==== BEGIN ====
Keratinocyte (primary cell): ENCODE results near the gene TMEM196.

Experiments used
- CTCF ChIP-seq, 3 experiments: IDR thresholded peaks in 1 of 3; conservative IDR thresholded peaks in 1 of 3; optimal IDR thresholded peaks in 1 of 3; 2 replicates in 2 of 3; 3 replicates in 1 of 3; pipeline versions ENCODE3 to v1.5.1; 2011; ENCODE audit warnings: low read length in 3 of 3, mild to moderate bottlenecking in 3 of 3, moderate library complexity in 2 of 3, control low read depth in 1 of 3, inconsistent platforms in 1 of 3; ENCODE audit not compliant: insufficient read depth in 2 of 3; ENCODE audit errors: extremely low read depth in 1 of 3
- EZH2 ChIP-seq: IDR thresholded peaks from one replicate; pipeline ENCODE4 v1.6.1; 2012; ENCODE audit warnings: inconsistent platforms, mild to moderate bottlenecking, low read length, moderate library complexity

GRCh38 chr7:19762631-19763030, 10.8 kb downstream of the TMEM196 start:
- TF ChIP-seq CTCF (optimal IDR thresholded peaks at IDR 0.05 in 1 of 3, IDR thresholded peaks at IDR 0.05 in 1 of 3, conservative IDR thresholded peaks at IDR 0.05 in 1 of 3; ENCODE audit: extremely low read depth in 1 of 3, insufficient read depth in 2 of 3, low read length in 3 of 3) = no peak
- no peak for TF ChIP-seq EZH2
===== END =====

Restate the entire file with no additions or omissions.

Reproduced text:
Keratinocyte (primary cell): ENCODE results near the gene TMEM196.

Experiments used
- CTCF ChIP-seq, 3 experiments: IDR thresholded peaks in 1 of 3; conservative IDR thresholded peaks in 1 of 3; optimal IDR thresholded peaks in 1 of 3; 2 replicates in 2 of 3; 3 replicates in 1 of 3; pipeline versions ENCODE3 to v1.5.1; 2011; ENCODE audit warnings: low read length in 3 of 3, mild to moderate bottlenecking in 3 of 3, moderate library complexity in 2 of 3, control low read depth in 1 of 3, inconsistent platforms in 1 of 3; ENCODE audit not compliant: insufficient read depth in 2 of 3; ENCODE audit errors: extremely low read depth in 1 of 3
- EZH2 ChIP-seq: IDR thresholded peaks from one replicate; pipeline ENCODE4 v1.6.1; 2012; ENCODE audit warnings: inconsistent platforms, mild to moderate bottlenecking, low read length, moderate library complexity

GRCh38 chr7:19762631-19763030, 10.8 kb downstream of the TMEM196 start:
- TF ChIP-seq CTCF (optimal IDR thresholded peaks at IDR 0.05 in 1 of 3, IDR thresholded peaks at IDR 0.05 in 1 of 3, conservative IDR thresholded peaks at IDR 0.05 in 1 of 3; ENCODE audit: extremely low read depth in 1 of 3, insufficient read depth in 2 of 3, low read length in 3 of 3) = no peak
- no peak for TF ChIP-seq EZH2